Ecosystem engineering at the streambed: how net-spinning caddisflies influence substrate flow dynamics
MacDonald, Michael Joseph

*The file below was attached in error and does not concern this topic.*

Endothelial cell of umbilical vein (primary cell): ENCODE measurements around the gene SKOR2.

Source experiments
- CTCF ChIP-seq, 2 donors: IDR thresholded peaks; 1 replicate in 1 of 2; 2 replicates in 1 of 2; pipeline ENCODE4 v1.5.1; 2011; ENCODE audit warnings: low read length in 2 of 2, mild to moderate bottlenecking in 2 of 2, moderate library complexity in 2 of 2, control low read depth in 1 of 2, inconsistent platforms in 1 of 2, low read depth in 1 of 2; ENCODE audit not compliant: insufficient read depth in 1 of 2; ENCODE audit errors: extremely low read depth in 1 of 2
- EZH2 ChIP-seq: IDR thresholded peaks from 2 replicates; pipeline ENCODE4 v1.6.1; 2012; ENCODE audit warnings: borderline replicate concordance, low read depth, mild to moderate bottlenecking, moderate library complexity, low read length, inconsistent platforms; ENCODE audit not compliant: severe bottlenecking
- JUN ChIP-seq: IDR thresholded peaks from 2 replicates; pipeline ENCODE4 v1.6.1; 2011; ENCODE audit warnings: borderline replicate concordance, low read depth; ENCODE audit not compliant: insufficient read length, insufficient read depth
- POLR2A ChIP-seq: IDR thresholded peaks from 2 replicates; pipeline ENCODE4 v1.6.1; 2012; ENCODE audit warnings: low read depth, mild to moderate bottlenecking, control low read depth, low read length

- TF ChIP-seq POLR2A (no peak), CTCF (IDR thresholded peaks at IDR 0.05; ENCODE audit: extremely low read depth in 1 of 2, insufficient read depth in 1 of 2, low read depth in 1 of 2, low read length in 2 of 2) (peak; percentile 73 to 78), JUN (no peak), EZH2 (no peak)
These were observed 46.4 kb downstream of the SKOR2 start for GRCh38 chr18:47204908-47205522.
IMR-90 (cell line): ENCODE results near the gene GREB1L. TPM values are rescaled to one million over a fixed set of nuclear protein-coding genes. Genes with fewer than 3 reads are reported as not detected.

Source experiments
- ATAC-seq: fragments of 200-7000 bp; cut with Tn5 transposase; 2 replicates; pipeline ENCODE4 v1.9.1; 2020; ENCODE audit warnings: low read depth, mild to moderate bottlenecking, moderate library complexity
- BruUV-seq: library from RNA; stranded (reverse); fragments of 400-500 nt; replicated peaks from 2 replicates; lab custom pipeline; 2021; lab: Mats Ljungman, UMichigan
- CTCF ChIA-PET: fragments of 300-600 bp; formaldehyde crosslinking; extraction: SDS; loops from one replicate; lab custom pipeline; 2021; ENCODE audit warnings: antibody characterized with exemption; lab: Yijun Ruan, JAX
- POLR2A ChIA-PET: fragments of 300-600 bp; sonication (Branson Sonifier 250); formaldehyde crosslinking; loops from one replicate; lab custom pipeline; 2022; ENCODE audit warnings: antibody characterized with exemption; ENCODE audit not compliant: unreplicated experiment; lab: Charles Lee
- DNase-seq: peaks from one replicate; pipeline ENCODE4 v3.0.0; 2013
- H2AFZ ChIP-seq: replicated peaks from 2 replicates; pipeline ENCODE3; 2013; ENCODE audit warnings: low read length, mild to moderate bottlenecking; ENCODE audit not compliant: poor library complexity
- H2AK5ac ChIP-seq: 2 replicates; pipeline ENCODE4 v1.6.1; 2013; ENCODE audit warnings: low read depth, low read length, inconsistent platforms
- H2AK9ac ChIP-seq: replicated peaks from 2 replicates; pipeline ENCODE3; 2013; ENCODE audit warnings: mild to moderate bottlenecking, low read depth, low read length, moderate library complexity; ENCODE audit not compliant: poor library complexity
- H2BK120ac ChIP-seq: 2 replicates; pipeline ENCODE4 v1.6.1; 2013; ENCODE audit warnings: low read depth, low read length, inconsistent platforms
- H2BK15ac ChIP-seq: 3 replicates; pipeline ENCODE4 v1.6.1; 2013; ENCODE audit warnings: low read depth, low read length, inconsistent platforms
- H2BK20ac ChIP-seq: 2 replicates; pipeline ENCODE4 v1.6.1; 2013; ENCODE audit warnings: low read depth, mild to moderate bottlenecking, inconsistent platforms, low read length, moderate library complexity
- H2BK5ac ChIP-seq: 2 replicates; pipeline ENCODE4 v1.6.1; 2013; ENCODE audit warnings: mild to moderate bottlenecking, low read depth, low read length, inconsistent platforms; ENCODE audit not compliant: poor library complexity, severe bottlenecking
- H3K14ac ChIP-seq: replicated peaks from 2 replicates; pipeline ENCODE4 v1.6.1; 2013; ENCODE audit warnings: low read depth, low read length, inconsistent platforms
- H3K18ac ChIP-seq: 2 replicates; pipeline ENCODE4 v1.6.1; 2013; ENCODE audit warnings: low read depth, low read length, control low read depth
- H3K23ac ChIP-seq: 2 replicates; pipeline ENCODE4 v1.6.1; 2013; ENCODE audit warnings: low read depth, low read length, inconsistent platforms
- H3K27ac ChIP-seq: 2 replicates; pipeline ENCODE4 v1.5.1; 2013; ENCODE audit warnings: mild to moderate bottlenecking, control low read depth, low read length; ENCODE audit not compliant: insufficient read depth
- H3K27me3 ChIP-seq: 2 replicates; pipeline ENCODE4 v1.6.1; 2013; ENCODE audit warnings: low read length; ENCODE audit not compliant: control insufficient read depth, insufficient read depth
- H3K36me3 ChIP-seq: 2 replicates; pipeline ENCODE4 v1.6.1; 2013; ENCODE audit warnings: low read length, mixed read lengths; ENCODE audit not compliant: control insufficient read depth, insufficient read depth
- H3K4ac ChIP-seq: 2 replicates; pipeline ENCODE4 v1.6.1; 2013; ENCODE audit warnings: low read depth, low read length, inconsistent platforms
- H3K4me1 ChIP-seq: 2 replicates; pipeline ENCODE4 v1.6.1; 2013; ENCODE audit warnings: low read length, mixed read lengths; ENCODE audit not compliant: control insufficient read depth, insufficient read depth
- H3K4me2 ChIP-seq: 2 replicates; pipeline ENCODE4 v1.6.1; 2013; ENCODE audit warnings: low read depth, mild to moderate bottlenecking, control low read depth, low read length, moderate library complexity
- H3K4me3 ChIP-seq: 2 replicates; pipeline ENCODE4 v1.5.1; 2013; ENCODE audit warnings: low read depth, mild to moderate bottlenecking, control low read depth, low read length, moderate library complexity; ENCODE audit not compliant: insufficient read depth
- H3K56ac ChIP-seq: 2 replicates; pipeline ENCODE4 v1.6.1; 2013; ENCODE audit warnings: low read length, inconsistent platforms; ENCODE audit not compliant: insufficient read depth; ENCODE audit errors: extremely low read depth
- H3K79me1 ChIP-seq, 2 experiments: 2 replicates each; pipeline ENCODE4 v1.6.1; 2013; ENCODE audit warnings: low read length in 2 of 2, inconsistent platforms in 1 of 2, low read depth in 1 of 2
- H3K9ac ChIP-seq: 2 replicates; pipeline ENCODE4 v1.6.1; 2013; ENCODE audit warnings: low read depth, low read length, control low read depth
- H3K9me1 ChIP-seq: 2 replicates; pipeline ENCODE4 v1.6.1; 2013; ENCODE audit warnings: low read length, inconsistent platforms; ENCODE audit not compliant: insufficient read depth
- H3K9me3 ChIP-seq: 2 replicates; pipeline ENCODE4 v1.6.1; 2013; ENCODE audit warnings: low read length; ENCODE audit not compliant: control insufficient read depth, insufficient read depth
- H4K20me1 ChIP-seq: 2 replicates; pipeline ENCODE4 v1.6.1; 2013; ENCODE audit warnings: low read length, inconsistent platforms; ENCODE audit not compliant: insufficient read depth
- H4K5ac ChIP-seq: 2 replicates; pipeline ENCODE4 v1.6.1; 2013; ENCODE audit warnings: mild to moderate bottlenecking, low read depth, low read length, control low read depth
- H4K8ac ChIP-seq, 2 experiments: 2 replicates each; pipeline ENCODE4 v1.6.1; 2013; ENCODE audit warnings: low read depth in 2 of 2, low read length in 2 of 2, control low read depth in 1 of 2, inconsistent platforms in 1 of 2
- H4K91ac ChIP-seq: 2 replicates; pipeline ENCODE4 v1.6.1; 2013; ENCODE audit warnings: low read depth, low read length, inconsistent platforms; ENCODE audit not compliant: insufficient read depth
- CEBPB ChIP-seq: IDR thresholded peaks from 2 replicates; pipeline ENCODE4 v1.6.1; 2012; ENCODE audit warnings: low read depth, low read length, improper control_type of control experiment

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The streambed is an ecotone between surface waters and underlying hyporheic systems. Identifying the controls on advective flow through this ecotone is critical to understanding the movement of energy and matter in streams. Hydropsychids (net-spinning caddisflies) are aquatic macroinvertebrate ecosystem engineers that influence streambed cohesion, yet evidence of direct influence on hydrologic processes is lacking. Utilizing a novel downward flow permeameter, we demonstrate how net-spinning caddisfly colonization of the streambed interstitia at moderate but common densities (2,000 m^-2) can reduce the vertical hydraulic conductivity (KV) by up to 55% in coarse sand and gravels (median diameter = 12.91 mm). Sediment columns incubated in artificial stream water occupied by caddisflies showed greater reductions in KV relative to those without caddisflies. Additionally, organic matter content within sediment columns showed that occupation by caddisflies resulted in nearly two-fold increases in organic matter AFDM. Our research shows that the ubiquitous and numerous net-spinning caddisflies are likely to modulate the exchange of channel and hyporheic water by constructing nets in open pore spaces, increasing flow resistance, and decreasing flow velocities, as well as stimulating organic matter deposition with potential consequences for biofilm growth. These results suggest that caddisfly induced reductions to flow may influence transfer processes occurring at the streambed ecotone, altering biogeochemical processes in streams.